As Vladimir Lenin once said, "A lie told often enough becomes the truth." This proof by assertion logical fallacy is running rampant across the college football landscape as at least four quarterbacks are receiving undue and undeserved hype as once again people are making the mistake of valuing physical tools over actual performance.
The quarterback who has been the recipient of the most undeserved praise is senior University of Washington quarterback Jake Locker. Based on absolutely nothing that he has actually done on the football field, which is the best way to truly evaluate the pro potential of a quarterback
or any player really, Locker is projected as the top quarterback in the 2011 draft.
By now, I should be used to overrated quarterbacks going too high in the NFL draft (see Matthew Stafford
, Matt Ryan
, and Josh Freeman
for starters), but any objective observer should be able to see why Locker is simply not good enough to succeed in the NFL, especially once you take into consideration the fact he has struggled so mightily in the inferior college game.
Locker possesses skills quarterbacks do not necessarily need (extreme athleticism and running) and does not possess the one skill quarterbacks absolutely need (accuracy). In Locker's best season, which took place last season, he only had a 58.2 completion percentage on 7.09 yards per pass attempt. Elite quarterbacks in college football simply do not complete less than 60 percent of their passes; usually, they are at 63 percent and higher. The fact Locker did not even come close to that mark speaks to his mediocrity as a passer. Since the NFL is a passing league, there is no way he should be highly regarded as a future NFL quarterback.
In the case of junior University of Arkansas quarterback Ryan Mallett, people are once again being fooled by size and arm strength. True, Ryan Mallett is both big (6'6, 238 pounds) with great arm strength, but he is also incredibly inaccurate and inconsistent as his 55.8 completion percentage demonstrates. When such a low completion percentage is mixed with a high yards per pass attempt average like Mallett's 9.00 mark, it means that while a quarterback is giving his team a good share of big plays he is just as often throwing incompletions and killing the team's offense.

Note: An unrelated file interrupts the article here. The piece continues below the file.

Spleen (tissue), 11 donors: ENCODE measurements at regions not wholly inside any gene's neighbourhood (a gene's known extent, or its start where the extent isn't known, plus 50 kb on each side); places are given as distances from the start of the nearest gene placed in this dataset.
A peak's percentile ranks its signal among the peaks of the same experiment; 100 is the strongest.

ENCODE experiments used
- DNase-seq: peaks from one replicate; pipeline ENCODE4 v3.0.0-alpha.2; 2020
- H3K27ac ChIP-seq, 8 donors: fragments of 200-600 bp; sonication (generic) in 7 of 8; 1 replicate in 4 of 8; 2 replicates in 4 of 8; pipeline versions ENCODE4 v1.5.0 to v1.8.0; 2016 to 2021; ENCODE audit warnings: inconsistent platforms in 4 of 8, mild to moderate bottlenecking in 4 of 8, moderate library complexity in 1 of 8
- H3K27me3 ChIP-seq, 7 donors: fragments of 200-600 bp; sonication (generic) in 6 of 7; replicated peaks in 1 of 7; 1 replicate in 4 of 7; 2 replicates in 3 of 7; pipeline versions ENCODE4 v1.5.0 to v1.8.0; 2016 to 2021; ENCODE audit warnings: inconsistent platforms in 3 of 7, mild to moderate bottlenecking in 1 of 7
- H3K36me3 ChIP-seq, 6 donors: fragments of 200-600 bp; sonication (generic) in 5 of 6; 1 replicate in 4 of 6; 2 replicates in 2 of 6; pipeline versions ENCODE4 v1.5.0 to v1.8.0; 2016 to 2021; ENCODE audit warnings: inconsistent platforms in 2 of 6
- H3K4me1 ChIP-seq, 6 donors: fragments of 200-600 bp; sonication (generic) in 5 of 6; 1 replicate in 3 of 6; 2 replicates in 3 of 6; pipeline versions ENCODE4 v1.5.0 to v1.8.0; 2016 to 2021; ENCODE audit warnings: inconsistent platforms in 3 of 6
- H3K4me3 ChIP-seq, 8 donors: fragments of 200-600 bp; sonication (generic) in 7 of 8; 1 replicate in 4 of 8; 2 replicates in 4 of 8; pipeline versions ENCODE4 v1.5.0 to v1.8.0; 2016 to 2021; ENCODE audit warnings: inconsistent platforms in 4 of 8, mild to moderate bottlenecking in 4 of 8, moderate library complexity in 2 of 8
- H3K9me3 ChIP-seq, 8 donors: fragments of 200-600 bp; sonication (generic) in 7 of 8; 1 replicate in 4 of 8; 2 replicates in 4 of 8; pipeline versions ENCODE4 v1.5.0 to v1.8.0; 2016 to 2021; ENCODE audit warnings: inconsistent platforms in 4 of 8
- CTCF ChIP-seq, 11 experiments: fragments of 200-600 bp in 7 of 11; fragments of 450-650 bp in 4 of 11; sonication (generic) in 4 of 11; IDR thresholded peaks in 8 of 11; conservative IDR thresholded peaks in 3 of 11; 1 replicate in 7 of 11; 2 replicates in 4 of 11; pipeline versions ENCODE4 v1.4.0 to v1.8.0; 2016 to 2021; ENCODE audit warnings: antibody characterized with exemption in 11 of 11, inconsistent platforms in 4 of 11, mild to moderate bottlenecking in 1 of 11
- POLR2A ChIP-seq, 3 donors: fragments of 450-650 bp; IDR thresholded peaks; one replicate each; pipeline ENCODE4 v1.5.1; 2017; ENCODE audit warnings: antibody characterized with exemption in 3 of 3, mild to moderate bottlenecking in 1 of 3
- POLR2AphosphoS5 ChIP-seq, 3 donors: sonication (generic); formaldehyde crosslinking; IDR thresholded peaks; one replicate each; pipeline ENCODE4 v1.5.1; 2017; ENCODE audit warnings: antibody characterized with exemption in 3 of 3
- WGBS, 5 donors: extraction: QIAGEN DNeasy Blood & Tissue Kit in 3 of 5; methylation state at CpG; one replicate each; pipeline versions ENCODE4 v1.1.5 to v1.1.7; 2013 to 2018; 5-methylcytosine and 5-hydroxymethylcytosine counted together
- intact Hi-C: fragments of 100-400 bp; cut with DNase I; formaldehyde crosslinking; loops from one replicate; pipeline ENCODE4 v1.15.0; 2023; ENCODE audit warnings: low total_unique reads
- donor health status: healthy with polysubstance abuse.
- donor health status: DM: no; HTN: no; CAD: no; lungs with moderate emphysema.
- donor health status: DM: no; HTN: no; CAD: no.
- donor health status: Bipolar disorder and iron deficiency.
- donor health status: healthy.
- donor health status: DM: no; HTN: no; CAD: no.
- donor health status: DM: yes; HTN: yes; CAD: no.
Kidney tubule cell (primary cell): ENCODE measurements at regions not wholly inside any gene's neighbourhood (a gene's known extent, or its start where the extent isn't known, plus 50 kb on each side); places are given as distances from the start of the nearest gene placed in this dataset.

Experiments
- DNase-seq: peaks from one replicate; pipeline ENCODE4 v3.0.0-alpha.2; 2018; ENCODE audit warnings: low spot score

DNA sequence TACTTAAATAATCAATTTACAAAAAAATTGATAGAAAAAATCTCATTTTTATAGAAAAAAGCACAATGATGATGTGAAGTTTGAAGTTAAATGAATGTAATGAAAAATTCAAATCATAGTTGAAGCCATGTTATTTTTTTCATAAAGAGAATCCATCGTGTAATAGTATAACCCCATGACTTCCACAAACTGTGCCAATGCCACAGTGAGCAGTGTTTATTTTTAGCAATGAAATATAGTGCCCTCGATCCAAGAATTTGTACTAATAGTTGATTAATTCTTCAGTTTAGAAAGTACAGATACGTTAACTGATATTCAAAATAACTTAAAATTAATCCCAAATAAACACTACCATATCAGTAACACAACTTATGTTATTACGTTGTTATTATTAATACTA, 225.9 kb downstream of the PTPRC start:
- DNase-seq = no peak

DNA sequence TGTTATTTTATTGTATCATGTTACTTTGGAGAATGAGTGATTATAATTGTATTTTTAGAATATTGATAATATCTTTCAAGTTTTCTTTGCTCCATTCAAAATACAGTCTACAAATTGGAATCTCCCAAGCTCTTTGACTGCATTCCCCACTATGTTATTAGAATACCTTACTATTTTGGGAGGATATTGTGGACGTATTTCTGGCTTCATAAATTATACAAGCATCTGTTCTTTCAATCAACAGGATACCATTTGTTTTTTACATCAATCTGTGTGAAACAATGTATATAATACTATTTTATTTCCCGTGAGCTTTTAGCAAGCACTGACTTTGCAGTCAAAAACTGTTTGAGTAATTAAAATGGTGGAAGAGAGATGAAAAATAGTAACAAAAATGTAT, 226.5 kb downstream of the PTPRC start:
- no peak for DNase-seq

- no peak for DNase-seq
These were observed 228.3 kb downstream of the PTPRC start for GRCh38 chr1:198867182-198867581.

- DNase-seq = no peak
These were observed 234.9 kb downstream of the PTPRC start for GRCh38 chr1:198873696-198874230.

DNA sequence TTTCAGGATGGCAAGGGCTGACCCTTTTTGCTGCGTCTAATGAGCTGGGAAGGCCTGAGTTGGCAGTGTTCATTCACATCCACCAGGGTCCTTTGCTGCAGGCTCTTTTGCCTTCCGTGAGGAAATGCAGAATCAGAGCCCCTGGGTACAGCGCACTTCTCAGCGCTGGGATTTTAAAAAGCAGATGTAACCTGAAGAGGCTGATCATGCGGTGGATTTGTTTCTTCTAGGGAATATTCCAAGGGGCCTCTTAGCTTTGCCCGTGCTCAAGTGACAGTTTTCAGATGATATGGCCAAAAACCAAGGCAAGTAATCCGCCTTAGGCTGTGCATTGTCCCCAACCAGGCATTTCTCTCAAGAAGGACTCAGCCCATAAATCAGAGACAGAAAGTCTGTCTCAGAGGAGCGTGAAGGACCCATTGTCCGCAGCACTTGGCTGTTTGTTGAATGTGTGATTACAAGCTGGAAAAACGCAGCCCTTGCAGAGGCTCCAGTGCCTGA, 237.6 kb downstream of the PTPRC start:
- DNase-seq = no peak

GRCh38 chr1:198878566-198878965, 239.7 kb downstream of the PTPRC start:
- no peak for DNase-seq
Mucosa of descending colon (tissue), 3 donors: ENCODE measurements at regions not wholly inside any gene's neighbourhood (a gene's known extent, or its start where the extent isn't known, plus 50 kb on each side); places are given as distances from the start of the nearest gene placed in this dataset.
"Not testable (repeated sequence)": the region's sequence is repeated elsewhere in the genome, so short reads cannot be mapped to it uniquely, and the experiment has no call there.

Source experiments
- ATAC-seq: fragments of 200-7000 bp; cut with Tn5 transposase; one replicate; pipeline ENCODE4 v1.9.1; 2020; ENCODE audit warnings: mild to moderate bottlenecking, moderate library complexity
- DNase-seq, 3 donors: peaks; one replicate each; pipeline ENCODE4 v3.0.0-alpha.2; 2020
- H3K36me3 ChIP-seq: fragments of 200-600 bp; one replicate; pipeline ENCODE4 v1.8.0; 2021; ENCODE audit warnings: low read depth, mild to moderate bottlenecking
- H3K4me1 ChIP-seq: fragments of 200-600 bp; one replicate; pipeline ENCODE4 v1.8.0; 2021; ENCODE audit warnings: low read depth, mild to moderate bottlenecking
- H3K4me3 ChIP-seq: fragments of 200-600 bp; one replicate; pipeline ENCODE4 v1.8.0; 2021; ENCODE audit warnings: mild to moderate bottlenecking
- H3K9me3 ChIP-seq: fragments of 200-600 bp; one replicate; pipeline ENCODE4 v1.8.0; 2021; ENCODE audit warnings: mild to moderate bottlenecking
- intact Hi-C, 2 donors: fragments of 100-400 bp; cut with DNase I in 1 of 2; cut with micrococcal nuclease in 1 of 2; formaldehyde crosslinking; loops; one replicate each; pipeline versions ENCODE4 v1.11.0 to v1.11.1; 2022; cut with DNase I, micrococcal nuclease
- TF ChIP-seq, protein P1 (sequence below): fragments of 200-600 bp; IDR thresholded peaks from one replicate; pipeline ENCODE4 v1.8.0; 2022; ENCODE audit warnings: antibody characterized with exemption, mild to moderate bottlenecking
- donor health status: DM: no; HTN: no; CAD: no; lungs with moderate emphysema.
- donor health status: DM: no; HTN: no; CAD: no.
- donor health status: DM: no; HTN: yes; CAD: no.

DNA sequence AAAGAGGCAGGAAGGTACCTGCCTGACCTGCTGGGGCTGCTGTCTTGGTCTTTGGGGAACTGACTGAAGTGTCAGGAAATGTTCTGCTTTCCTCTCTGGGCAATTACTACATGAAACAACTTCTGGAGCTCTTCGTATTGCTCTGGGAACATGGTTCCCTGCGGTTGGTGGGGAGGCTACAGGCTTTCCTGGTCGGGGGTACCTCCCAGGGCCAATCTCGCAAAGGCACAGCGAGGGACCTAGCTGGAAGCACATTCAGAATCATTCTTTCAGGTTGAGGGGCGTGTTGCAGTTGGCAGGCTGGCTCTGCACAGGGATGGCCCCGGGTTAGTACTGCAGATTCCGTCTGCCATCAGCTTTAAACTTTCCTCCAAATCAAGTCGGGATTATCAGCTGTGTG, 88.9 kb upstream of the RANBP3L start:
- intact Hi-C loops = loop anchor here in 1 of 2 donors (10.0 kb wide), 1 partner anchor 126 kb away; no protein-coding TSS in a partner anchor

Since it is far easier to remember a forty-yard touchdown pass than all of the incompletions before it, people tend to focus only on Mallett's good plays to the detriment of their evaluation of him as a player. If he were a truly elite player, his statistics would look more like Sam Bradford's who paired a 67.9 completion percentage with 9.19 yards per pass attempt. Mallett's inconsistency and inaccuracy should scare people off from anointing him as a great quarterback.
Stanford University quarterback Andrew Luck has a similar resume as Ryan Mallett, which does not speak well in his favor. Last season, Luck completed 56.3% of his passes and had 8.94 yards per pass attempt so he was also a big-play or incompletion type of quarterback. Although some people think that is good enough to put him on the top of an NFL draft board, I do not. Luck will need to improve greatly over the next two seasons in order to justify all the hype that is currently being heaped on his below-average quarterback shoulders.
As much as people might like to see junior Ohio State University quarterback Terrelle Pryor succeed, there is no indication it will ever happen. Last season, when Pryor was actually asked to throw a significant amount of passes per game (22.7 per game), he only had a completion percentage of 56.6 and 7.10 yards per pass attempt. Those are mediocre numbers, not ones that give any sort of indication he should be competing for a Heisman trophy.
Most of this hype is based on Pryor's Rose Bowl performance against Oregon where he completed 62.2% of his thirty-seven pass attempts and netted 7.19 yards per pass attempt on the way to 266 yards. The fact that so much is being made of what would be an ordinary game for a truly elite college quarterback really speaks to how disappointing a passer Pryor is. Just because a C student gets an A on a test does not magically turn that student into an A student. The same goes for mediocre quarterbacks who have good games; at the end of the day, they are still mediocre.
For Jake Locker the ship has sailed and it is too late now for him to enter the rarefied air of great college quarterbacks; he is the below average passer he will always be. For the rest, however, if they can make significant improvements in their passing numbers, then they might be actual viable draft prospects instead of just being overrated draft prospects.
Labels: Andrew Luck, College Football, Jake Locker, Ryan Mallett, Terrelle Pryor